I’m Nick Broom, I live in York, UK and I’m a Business Architect and Analyst by profession. Business Analysis has been my thing since about 2000 and I’ve worked in a number of financial services, legal and regulatory healthcare organisations. I’ve been working on a contract basis since 2005, which has given me the freedom to experience a range of working cultures and practises. I’m a firm believer that I’ve learnt more about my ‘craft’ than I ever would by staying in the same place. I have my own company called Horizon Business Architecture Ltd through which I offer my analysis services. Feel free to take a look at my latest CV/resume.
I started this blog a few years back to capture some of my own thoughts and observations on those things going on in my professional world.
My main interests at work are things like process modelling, data modelling and business rules. But I realised it was something more nebulous than that: I was actually more interested in thinking. “How tangible?” you may say, but what I find most fascinating is observing, time and time again, people’s resistance to change, introduced by new ways of thinking about how we do things in the working environment. Agile versus Waterfall; BPM versus Case Management; wikis versus formal documentation; process quality and consistency versus outcomes to name a few.
Speaking from my own experience, I’ve found that even the slightest change of approach, any challenge to the status quo or incumbent practices is resisted strongly. It’s a natural reaction and I suspect it’s just part of the survival instinct. I’d also suggest that part of it is that, as adults, we get out of the habit of learning. In the working environment, there is such significant focus on delivery (to be expected, shareholders would wonder why if not) that anything that threatens to derail it (even if it would speed up delivery ultimately) is seen as a blocker, not an opportunity.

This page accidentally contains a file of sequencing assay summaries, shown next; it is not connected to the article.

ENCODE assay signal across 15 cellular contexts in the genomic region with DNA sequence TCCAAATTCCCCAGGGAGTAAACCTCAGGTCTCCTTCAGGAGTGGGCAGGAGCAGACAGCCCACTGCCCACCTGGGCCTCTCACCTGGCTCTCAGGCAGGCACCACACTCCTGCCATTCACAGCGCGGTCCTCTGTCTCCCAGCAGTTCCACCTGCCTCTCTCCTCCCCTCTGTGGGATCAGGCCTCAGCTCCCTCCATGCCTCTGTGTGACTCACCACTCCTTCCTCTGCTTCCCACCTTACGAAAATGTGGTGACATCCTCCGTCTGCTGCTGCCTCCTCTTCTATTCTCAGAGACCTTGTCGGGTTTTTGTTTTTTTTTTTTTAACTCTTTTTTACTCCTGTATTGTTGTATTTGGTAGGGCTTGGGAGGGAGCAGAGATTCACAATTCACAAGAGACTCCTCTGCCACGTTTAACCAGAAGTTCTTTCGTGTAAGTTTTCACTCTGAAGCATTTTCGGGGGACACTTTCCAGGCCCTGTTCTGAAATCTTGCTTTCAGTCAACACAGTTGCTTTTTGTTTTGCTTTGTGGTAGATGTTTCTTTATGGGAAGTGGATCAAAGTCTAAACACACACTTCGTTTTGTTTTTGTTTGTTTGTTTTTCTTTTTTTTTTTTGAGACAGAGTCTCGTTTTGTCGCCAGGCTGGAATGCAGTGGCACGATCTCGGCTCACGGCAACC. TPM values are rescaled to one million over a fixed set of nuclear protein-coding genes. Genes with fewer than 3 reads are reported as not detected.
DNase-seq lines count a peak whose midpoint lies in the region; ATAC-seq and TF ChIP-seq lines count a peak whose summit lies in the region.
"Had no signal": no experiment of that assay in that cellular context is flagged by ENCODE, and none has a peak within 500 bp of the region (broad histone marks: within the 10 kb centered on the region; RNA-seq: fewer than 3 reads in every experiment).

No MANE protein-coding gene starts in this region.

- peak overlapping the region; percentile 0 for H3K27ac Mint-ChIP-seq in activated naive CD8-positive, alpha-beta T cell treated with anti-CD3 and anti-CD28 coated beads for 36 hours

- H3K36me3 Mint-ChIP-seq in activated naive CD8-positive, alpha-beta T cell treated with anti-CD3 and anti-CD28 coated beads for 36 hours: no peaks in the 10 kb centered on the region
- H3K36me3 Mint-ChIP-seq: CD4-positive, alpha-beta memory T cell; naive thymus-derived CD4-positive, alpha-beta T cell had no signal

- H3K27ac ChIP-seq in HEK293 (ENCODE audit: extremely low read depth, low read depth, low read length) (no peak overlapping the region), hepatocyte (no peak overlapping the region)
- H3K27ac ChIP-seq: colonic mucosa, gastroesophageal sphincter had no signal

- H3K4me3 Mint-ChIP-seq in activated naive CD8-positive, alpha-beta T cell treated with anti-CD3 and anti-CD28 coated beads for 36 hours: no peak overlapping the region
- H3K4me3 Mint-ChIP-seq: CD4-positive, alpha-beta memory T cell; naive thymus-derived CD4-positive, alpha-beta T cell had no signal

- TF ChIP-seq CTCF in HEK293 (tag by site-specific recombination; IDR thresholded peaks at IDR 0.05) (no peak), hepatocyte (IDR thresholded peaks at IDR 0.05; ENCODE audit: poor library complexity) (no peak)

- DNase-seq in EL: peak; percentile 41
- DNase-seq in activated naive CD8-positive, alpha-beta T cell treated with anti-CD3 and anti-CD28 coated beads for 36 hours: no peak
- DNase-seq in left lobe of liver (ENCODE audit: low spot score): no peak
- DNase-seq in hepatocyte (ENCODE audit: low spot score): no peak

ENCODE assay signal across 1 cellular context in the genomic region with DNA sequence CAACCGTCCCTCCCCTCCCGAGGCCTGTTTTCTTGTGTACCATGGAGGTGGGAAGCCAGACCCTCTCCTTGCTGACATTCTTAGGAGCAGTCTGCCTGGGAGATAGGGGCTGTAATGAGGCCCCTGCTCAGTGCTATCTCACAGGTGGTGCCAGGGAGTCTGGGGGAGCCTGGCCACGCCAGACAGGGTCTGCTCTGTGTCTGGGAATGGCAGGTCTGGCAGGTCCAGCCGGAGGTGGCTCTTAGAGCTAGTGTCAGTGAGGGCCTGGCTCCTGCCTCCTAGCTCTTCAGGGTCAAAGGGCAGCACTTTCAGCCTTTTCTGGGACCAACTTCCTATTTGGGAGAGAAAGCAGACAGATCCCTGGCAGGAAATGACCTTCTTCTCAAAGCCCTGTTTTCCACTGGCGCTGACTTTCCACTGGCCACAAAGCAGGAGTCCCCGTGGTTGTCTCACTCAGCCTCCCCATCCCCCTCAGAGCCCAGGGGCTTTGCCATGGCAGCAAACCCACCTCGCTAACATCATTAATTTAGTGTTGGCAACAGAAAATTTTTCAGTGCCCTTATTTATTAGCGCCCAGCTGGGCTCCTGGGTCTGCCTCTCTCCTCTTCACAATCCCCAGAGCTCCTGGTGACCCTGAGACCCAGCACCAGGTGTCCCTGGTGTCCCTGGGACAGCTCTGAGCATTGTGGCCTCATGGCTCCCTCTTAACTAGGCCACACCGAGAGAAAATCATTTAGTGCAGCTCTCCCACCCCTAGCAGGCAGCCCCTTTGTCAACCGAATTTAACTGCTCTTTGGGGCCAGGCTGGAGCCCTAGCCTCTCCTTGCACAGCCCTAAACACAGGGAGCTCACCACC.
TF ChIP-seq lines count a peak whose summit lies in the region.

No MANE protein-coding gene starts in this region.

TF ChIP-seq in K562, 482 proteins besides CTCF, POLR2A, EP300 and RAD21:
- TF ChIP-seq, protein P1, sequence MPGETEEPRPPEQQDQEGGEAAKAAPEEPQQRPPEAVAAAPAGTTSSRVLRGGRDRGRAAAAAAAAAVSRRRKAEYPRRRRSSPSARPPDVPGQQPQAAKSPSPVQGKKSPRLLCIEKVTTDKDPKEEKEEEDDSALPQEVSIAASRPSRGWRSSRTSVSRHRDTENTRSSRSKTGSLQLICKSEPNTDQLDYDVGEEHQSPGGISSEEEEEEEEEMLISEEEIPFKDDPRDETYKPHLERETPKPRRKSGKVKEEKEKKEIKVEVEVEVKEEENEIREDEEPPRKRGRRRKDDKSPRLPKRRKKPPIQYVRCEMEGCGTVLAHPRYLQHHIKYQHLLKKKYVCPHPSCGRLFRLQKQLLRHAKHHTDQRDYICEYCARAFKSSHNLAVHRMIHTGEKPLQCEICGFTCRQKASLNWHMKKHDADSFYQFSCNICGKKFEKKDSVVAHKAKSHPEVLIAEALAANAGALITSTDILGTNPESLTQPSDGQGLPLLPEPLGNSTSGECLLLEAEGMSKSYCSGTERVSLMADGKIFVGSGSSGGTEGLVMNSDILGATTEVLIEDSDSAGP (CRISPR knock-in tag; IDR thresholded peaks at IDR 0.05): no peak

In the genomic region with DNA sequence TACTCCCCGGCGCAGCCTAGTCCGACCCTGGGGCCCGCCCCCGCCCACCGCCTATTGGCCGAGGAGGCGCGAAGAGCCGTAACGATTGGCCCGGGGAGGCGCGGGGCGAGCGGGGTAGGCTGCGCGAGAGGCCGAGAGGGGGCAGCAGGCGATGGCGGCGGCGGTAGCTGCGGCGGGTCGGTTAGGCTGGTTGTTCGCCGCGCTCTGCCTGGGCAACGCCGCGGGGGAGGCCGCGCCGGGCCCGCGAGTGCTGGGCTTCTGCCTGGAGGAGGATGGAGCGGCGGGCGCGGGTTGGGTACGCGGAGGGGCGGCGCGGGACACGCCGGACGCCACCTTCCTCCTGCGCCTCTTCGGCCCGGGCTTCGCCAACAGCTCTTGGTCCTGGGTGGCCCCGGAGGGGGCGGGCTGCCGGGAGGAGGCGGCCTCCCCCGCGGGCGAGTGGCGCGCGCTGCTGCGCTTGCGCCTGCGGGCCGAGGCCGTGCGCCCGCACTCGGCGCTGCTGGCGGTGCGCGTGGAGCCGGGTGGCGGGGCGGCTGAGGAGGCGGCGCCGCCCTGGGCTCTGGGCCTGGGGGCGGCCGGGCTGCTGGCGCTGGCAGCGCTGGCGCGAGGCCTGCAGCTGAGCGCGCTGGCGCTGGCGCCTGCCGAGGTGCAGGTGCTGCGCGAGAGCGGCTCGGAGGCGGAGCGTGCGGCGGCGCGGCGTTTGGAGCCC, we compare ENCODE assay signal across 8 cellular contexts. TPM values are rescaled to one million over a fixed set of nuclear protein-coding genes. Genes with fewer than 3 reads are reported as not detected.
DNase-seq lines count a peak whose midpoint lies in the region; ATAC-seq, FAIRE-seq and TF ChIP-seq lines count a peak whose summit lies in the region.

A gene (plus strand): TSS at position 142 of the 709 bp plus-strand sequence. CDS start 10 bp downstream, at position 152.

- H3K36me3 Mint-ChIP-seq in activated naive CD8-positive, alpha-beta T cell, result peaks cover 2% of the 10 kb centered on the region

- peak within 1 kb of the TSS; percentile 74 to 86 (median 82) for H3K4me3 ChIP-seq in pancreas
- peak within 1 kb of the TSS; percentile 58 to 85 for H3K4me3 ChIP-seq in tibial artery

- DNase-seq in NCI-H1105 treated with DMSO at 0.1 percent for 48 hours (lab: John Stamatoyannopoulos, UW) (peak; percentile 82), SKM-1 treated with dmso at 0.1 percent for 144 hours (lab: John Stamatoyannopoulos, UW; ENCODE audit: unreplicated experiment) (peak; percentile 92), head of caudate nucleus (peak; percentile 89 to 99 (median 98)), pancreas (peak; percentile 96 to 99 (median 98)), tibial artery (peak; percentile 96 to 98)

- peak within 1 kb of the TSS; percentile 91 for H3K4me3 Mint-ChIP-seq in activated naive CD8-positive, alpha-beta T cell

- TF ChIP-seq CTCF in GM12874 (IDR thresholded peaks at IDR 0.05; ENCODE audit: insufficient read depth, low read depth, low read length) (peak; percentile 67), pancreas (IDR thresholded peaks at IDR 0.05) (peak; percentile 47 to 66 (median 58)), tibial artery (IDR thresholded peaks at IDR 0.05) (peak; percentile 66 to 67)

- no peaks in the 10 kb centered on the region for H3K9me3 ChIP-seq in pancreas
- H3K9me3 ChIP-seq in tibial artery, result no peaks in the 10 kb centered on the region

The purpose of this blog was to talk about some of those things. I was looking to cover things such as the impact of social media on working practices; how traditional roles like the business analyst might change; how technical/product skills operate effectively when used with different project methods. I’ve always done this research and investigation because I enjoy learning new stuff, plain and simple. It was also because it was part of my ethos in constantly improving the work that I do in practice.
If you find it useful and it helps you in your endeavours, that’s great. All I ask is that, if you make use of any of the information, give credit where it’s due 🙂